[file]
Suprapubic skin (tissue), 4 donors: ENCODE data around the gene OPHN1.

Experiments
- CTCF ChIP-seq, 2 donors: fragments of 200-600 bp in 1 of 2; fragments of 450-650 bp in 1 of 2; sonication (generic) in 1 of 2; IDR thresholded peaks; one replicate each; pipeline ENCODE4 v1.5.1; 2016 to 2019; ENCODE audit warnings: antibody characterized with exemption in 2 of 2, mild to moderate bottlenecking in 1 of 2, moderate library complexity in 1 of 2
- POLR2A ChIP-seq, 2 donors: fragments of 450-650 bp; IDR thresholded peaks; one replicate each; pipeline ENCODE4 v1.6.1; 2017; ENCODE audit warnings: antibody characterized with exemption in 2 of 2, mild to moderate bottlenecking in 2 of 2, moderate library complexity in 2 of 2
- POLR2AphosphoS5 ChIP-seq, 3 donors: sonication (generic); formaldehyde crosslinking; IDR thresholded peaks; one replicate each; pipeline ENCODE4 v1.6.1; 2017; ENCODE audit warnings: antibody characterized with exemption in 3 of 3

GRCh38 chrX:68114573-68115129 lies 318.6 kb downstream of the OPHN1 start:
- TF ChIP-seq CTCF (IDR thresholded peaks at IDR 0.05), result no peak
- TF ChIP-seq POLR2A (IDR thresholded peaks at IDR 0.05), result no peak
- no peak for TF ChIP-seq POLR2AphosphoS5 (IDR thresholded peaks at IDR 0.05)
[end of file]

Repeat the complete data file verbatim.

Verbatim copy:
Suprapubic skin (tissue), 4 donors: ENCODE data around the gene OPHN1.

Experiments
- CTCF ChIP-seq, 2 donors: fragments of 200-600 bp in 1 of 2; fragments of 450-650 bp in 1 of 2; sonication (generic) in 1 of 2; IDR thresholded peaks; one replicate each; pipeline ENCODE4 v1.5.1; 2016 to 2019; ENCODE audit warnings: antibody characterized with exemption in 2 of 2, mild to moderate bottlenecking in 1 of 2, moderate library complexity in 1 of 2
- POLR2A ChIP-seq, 2 donors: fragments of 450-650 bp; IDR thresholded peaks; one replicate each; pipeline ENCODE4 v1.6.1; 2017; ENCODE audit warnings: antibody characterized with exemption in 2 of 2, mild to moderate bottlenecking in 2 of 2, moderate library complexity in 2 of 2
- POLR2AphosphoS5 ChIP-seq, 3 donors: sonication (generic); formaldehyde crosslinking; IDR thresholded peaks; one replicate each; pipeline ENCODE4 v1.6.1; 2017; ENCODE audit warnings: antibody characterized with exemption in 3 of 3

GRCh38 chrX:68114573-68115129 lies 318.6 kb downstream of the OPHN1 start:
- TF ChIP-seq CTCF (IDR thresholded peaks at IDR 0.05), result no peak
- TF ChIP-seq POLR2A (IDR thresholded peaks at IDR 0.05), result no peak
- no peak for TF ChIP-seq POLR2AphosphoS5 (IDR thresholded peaks at IDR 0.05)